Consoles, Handhelds, and Switch Puns by Nintendo

nintendo-switchIf you consider yourself an avid gamer then you are probably by now aware that Nintendo has unveiled its latest console/handheld:  The Nintendo Switch. Previously known by the code name NX, the Switch was officially revealed in a short promotional video on October 20th. Prior to this promotional video, the Switch had only been seen via patent applications by Nintendo containing early drawings that gave some indication of what the console was going to look like. It’s design resembled the Wii U tablet, but with some notable distinctions such as a slot for cartridge based games not unlike Nintendo’s current handheld, the 3DS.

It’s no secret that the Wii U, Nintendo’s most recent entry into the console market, has been a commercial failure. If it weren’t for the abomination known as the Virtual Boy, the Wii U would represent Nintendo’s greatest failure. I was an early adopter of the Wii U mostly out of obligation. I’ve owned every Nintendo console and handheld at some point in my life, and I had the means to get a Wii U at launch, so I did. At worst, I expected to be able to play new entries in classic Nintendo franchises that would provide many hours of entertainment. The gimmick, in this case a tablet with a second screen, was essentially Nintendo’s way of bringing the DS experience to the home console, with a couple of twists. Being on a console meant being able to do different things with the second screen, like hiding information from those who could only view the television or playing the console strictly via the tablet with no TV required. Turns out, that last little feature ends up being the Wii U’s legacy as the Switch is essentially taking that concept of not needing the TV to play and running with it.

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What I assume comes in the box (minus the TV, of course).

Nintendo was never able to prove that the Wii U’s setup was conducive to innovative game design, so naturally neither were third parties. The Switch’s attempt at innovation is far more obvious as Nintendo wants to turn every console game into a portable experience as well. The Switch is fundamentally a tablet that just so happens to have a dock to make play on a TV seamless. Its design is quite similar to the Wii U tablet but noticeably smaller. It appears to be somewhere in size between a Vita and Wii U Gamepad, which is to say for a portable a bit on the large side. The Vita is already sizable for a portable and not exactly pocket friendly, so it goes without saying that the Switch is more of a backpack accessory than a pocket one. The edges of the Switch, which feature the button inputs, are detachable so you can play the Switch like a Vita or use the included kick stand and set it up on a surface and detach the controllers. Some games appear to only require one of these tiny controllers to play, meaning the Switch can natively support two players for certain games. For home use, it looks the Switch will come bundled with a controller “dock” that turns the two pads into something resembling a more traditional controller. The video also shows off a version of Nintendo’s Pro controller that likely will be an extra accessory. The dock also contains USB ports so existing controllers for the Wii U that utilize those ports may be compatible as well.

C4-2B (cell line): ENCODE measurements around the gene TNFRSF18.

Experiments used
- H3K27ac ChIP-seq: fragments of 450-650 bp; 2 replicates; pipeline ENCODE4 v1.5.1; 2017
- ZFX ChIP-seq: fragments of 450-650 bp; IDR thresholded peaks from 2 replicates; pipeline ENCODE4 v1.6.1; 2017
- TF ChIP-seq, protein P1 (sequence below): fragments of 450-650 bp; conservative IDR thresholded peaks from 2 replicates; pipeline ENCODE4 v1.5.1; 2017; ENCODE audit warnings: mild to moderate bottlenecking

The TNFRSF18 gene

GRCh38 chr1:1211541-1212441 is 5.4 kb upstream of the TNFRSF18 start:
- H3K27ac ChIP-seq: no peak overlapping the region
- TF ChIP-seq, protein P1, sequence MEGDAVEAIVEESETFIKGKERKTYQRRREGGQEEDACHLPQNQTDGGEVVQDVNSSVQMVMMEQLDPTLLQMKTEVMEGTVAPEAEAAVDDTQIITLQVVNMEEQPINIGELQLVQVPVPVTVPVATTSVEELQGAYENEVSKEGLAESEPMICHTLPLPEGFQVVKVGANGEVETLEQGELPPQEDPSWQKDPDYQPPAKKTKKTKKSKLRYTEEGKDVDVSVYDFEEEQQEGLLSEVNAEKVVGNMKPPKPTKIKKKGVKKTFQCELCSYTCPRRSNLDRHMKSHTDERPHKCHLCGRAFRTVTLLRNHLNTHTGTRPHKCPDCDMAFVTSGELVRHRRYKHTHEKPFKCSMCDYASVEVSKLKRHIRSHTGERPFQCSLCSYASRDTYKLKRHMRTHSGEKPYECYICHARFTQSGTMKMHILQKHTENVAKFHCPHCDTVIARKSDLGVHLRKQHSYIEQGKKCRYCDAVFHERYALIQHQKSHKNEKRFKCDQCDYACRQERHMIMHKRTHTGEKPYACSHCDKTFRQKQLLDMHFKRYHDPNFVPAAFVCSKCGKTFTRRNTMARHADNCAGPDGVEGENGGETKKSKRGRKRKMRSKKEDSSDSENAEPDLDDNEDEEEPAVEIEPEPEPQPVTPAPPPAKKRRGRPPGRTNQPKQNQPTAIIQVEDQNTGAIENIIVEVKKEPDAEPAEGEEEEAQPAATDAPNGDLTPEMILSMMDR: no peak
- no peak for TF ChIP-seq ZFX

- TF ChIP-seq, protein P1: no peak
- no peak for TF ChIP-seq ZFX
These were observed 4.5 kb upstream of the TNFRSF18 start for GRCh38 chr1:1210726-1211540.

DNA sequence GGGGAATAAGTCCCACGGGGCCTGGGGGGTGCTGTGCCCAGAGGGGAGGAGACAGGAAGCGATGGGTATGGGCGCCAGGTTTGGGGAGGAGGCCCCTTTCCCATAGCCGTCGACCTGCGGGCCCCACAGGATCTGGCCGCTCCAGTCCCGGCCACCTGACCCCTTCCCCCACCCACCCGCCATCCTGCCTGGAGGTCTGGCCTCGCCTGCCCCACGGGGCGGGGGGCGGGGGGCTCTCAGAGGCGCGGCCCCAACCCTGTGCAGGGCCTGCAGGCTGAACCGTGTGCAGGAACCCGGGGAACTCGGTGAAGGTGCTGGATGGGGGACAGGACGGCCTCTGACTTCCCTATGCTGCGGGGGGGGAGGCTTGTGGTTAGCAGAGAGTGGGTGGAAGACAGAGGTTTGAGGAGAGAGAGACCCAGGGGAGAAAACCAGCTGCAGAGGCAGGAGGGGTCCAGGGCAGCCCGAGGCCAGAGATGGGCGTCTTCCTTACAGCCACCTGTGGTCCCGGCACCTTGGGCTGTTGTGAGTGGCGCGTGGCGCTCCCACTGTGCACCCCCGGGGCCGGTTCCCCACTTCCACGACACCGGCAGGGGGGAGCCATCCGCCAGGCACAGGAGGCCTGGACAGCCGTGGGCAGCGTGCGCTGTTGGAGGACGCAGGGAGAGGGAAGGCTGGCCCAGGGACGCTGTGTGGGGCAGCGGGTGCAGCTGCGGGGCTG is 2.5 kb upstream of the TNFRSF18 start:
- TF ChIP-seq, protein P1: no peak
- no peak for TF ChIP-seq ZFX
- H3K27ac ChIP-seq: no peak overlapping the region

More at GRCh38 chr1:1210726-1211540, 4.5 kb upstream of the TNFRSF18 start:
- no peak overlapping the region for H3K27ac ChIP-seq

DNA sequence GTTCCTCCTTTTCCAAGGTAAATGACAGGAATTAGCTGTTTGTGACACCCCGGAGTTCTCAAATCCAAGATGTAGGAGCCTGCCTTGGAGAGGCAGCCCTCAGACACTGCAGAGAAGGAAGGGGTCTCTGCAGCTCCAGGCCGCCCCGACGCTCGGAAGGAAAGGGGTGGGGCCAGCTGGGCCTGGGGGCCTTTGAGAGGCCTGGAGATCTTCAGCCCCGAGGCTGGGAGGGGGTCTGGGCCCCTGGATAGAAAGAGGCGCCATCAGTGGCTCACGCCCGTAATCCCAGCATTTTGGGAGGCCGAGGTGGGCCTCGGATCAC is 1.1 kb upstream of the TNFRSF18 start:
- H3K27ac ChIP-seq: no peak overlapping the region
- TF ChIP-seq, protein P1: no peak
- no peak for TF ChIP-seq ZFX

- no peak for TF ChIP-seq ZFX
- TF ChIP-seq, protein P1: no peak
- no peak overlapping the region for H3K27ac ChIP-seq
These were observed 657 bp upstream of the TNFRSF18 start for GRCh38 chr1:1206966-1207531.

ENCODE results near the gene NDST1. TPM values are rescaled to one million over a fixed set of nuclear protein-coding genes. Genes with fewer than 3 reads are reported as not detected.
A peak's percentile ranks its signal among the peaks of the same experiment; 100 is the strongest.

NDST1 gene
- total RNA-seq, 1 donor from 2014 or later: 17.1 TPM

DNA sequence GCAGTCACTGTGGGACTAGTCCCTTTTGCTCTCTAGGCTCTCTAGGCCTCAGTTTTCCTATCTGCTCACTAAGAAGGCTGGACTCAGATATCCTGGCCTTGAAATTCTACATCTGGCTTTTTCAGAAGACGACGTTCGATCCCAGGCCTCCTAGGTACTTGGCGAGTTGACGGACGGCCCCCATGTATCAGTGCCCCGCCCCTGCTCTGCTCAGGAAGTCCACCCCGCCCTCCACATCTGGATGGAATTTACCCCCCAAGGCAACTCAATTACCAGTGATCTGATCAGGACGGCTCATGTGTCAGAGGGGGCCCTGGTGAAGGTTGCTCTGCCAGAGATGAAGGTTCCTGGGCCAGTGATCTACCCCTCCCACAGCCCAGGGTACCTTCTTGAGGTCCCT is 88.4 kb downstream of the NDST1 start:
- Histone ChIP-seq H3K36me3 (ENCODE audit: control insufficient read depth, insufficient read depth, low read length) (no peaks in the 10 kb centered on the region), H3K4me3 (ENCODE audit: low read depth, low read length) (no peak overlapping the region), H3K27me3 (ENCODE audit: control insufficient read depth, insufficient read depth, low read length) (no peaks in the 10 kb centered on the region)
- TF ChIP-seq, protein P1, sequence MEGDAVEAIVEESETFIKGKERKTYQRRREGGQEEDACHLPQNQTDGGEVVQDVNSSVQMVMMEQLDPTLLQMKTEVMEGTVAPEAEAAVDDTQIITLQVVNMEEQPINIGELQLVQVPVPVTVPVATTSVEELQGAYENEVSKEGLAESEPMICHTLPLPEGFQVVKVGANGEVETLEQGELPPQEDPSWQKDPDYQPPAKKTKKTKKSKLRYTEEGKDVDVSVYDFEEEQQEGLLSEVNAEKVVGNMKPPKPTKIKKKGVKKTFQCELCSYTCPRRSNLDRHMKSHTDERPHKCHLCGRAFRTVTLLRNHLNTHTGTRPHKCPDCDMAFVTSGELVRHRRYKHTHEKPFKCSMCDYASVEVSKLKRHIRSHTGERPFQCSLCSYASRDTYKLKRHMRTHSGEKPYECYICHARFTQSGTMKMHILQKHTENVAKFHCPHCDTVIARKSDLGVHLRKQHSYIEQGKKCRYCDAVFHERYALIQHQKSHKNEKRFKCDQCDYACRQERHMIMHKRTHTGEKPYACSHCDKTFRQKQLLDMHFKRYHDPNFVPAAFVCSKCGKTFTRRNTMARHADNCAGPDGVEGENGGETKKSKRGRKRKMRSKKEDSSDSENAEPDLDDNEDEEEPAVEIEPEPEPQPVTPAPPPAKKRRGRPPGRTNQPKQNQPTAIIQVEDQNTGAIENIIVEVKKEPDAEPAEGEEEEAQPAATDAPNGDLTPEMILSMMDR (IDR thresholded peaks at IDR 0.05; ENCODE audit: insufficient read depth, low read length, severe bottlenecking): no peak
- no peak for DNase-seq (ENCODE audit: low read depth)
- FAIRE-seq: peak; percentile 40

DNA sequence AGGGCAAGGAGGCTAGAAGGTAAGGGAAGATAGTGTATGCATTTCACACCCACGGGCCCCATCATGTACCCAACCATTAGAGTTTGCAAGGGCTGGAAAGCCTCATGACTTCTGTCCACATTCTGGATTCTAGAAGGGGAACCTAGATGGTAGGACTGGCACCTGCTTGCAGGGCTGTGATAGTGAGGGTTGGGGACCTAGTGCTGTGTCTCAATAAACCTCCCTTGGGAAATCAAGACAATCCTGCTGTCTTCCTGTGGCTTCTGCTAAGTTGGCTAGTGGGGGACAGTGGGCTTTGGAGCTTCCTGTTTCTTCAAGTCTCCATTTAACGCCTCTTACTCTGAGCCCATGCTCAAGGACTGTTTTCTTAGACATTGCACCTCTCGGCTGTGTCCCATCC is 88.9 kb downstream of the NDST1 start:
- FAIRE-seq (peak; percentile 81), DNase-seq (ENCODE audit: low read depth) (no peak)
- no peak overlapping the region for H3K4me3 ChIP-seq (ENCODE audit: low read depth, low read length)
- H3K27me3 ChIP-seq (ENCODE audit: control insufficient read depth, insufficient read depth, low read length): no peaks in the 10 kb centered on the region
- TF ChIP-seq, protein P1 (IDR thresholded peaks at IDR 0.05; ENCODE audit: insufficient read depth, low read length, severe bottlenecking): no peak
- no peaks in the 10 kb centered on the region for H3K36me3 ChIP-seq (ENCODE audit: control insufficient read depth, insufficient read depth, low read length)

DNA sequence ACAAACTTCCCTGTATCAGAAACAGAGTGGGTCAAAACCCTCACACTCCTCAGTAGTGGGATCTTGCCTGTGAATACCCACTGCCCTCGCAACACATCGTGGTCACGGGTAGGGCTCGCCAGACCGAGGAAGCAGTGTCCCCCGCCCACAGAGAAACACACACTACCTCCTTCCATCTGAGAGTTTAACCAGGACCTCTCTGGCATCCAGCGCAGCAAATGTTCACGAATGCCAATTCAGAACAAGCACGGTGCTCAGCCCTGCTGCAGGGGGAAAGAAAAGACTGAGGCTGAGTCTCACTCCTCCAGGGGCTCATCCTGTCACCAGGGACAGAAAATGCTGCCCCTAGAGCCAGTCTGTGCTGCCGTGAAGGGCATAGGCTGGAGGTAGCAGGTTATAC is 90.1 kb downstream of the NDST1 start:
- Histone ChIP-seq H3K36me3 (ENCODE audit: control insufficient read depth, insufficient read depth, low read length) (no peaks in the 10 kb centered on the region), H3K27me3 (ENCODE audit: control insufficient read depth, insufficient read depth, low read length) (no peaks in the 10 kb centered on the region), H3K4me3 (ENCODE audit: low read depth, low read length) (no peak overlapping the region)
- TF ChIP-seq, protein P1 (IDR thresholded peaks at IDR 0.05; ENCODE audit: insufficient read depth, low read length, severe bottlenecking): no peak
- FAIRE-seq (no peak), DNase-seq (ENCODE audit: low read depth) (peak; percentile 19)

Nvidia is providing the architecture for the Switch. Some of the preliminary specs have been shared with the public, but just how powerful the Switch is remains a mystery. Given Nintendo’s track record, its likely the Switch will be competitive with the current consoles on the market from Sony and Microsoft, but will likely fall behind in raw power when their advanced models hit shelves over the next year. As long as the Switch is capable of handling ports from those machines, and given that neither Sony or Microsoft is going to ignore the original PS4/Xbox One, the power of the system should be satisfactory. It’s also unknown what the screen’s resolution and makeup is. LED? OLED? Can it support 4k? Is it a touch screen? The display of the Wii U Gamepad is nothing special, and if the promo video is showing actuall gameplay on the device then it at least looks like the Switch is superior to the Gamepad as far as resolution is concerned. If it’s on par with the original Vita then that would be fantastic.

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If you thought using the Wii remote was uncomfortable…

The system’s concept is an appealing one for me. These days I spend more time with my handhelds than I do my consoles because it’s hard for me to make time to actually play with my consoles when I’m home. A machine that functions as both offers a lot of potential. I had hoped to utilize the Wii U in a similar fashion when I first got it around the house, but its range is severely limited so I never took advantage of using the Gamepad as a dedicated console as much as I had envisioned. Sony has offered remote play for several years now through its handhelds, but it’s something I’ve never taken full advantage of. With the PSP, it just plain didn’t work very well. With the Vita, it seems to work fine, but the Vita has fewer buttons than a PS4 controller making some games pretty awkward as those features end up being mapped to the rear touchpad. The Switch is basically just a straight portable that’s convenient to play on a television, and it’s a bit surprising that no one has really done this before. The only thing similar is the NeoGeo X which was released a few years ago. The X is a handheld that has a console dock which resembles the original NeoGeo AES system and more or less functions the same, right down to the wired controllers. The X is actually pretty cool, but the quality is a little suspect. With Nintendo, I have few fears about quality so the Switch should provide for a better experience.